On March 27, 2021, the Karnataka State Legal Services Authority (KSLSA) organized a mega Lok Adalat where 3,32,936 cases were settled. This included 19,113 pre litigation cases and 313,823 pending cases. “Let’s start thinking that there could be a quick end to the litigation. Those who enter the justice delivery system must also have a quick exit,” said Justice Santosh Hegde, former Judge of Supreme Court during the inauguration of the mega Lok Adalat.
Prof. CS Patil, Dean and Director, Karnataka State Law University (KSLU) said that legal awareness is also very important for a robust system of access to justice. “Student legal aid teams should be established in colleges apart from the legal services authority,” Prof Patil said.
The Second Wave: Looking Backwards and Onwards
India is battling one of the worst phases of the pandemic as the recorded number of cases reached 24 million as of May 2021. As was the case last year, many lawyers have been seeking financial assistance due to a loss of their livelihood. The Supreme Court Bar Council (SCBC) has announced financial assistance on May 12, 2021. Lawyers said that only if they have assistance could they assist their clients.
Prabhu N Savanur, a civil lawyer with an independent practice in Bangalore said, “I am a first-generation lawyer. It was difficult to sustain in the first wave but we managed it. But right now, all the courts have gone again. Everything is at a halt. We don’t have any clients.” Assistant Public Prosecutor Srinivasan Vaskula, Telangana, said that even though they are having internet issues, they are not having any financial troubles as they are getting paid by the government.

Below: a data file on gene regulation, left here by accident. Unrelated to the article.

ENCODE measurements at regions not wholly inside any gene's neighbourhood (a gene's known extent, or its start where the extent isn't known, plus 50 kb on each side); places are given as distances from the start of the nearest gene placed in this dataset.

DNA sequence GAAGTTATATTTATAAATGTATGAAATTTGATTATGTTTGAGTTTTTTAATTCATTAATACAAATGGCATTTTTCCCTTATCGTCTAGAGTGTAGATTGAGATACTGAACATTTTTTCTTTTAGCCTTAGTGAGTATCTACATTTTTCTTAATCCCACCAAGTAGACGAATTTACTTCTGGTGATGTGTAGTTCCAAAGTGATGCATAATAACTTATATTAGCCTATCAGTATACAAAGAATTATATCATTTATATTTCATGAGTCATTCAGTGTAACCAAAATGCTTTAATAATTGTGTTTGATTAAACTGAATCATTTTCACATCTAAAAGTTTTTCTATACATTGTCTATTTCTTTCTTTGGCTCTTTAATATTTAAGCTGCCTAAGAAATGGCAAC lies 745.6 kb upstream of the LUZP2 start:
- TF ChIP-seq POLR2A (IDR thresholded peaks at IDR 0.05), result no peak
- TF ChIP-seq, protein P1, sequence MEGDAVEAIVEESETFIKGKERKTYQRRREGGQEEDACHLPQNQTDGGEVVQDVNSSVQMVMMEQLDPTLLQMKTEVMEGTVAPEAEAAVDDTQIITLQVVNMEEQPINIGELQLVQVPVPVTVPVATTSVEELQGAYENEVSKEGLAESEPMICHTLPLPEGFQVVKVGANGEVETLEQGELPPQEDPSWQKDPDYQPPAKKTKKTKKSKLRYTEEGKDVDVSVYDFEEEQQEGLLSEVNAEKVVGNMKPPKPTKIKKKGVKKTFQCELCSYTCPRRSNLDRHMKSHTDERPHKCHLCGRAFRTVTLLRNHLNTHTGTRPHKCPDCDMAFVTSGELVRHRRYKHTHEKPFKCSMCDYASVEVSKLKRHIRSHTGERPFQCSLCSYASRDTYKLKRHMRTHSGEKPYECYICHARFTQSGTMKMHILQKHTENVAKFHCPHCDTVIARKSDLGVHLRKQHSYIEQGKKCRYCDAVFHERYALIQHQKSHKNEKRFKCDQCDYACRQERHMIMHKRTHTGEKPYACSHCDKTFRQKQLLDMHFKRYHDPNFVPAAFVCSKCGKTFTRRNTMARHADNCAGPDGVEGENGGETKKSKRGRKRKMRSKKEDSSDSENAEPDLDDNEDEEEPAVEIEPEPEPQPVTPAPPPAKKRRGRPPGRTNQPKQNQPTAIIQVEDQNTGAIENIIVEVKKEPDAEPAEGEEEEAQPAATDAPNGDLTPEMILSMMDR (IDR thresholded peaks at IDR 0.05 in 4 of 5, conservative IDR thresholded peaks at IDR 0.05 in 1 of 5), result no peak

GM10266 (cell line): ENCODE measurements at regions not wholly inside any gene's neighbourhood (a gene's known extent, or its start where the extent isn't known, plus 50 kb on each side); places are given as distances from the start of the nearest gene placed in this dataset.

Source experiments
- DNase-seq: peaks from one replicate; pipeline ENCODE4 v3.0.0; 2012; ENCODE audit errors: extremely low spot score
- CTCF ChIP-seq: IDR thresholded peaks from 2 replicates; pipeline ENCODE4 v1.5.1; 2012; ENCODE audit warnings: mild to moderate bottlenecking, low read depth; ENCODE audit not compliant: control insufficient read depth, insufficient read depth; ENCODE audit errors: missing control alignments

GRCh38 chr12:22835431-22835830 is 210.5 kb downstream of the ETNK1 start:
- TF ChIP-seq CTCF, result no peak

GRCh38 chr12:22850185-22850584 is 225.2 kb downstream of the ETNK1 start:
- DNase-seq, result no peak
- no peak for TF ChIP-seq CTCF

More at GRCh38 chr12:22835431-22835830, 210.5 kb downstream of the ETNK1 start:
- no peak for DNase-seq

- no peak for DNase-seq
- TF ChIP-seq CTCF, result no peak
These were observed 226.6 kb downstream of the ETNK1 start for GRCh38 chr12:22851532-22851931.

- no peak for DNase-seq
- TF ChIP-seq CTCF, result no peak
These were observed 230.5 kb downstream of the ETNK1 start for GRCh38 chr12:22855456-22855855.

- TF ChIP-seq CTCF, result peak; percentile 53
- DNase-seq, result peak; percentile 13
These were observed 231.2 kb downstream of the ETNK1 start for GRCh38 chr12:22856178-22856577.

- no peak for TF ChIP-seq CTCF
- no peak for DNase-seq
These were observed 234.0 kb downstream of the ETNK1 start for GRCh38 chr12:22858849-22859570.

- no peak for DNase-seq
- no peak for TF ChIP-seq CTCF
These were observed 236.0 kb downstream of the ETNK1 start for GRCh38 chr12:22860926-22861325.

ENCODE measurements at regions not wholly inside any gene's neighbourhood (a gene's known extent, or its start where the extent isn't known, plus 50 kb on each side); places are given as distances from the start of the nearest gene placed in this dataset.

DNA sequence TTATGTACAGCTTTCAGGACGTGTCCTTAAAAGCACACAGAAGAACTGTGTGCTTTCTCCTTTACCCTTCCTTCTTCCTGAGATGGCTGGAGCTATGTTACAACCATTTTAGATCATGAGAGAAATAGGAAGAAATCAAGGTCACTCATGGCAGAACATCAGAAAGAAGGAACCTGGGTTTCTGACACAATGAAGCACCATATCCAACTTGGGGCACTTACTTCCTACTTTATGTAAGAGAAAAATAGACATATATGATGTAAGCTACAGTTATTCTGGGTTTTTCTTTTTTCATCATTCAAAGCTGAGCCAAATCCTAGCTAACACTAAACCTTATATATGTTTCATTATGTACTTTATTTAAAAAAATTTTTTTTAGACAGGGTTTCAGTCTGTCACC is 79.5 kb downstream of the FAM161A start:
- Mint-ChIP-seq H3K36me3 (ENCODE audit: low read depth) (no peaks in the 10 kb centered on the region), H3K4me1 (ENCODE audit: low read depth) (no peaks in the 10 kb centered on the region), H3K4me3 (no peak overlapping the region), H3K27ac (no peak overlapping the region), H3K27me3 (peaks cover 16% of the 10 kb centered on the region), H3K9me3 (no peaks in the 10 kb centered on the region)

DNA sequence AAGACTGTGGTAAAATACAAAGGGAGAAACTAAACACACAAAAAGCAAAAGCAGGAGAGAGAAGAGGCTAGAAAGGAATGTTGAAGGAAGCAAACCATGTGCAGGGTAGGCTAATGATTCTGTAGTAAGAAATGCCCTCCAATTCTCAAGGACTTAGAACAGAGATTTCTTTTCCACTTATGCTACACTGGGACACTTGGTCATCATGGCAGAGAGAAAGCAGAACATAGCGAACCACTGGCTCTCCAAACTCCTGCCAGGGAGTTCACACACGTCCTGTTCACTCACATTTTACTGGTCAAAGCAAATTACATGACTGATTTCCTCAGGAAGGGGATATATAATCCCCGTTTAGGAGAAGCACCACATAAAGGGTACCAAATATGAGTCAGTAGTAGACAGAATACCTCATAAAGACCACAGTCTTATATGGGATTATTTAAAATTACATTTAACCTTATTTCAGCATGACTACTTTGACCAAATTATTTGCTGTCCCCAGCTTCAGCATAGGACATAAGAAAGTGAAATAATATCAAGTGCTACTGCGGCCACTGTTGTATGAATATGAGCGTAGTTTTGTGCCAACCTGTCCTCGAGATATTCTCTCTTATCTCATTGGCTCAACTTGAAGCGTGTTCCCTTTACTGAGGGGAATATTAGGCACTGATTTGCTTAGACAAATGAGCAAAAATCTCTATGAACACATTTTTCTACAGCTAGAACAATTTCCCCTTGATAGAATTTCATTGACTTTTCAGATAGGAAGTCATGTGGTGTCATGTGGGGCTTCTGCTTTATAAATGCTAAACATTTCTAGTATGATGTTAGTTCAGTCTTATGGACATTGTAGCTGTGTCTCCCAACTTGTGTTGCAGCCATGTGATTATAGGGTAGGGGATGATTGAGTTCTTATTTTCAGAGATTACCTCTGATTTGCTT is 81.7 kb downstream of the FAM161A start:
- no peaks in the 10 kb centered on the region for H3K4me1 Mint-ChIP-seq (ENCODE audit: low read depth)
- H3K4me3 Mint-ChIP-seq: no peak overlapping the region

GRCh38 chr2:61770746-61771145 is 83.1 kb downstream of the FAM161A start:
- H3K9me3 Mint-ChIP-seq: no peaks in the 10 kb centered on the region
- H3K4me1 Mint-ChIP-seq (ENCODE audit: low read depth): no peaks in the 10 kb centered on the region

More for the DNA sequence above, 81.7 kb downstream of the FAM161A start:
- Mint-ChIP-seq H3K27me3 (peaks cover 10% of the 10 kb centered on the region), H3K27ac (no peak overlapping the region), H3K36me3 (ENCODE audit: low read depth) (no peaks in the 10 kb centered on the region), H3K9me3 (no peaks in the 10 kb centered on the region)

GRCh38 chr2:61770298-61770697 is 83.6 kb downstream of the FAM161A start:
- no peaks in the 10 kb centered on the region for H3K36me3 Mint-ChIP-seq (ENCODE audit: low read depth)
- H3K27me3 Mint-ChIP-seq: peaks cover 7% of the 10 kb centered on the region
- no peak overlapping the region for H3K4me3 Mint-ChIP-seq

Prof. Patil has been teaching in the KSLU for many years and looking at the current scenario, he still has something positive to look forward to. “If you look closely, the legal profession is probably the only profession that had not changed at all. The pandemic has changed everything when it comes to technology. These are irreversible changes that in the end will help the legal fraternity and the society,” he added. He believes that the technological shift which was not allowed to interfere with the legal system will definitely be advantageous for the future.
As there is no guarantee on when the pandemic will be over, with the cases seeing another surge, lawyers only wish that they are able to give justice to the clients who need it. There are lines of frustration on Juyal’s forehead. The clock in his office is ticking away as he said, “We have an obligation towards our client and to justice. In this scenario, we can only wish for things to get better.”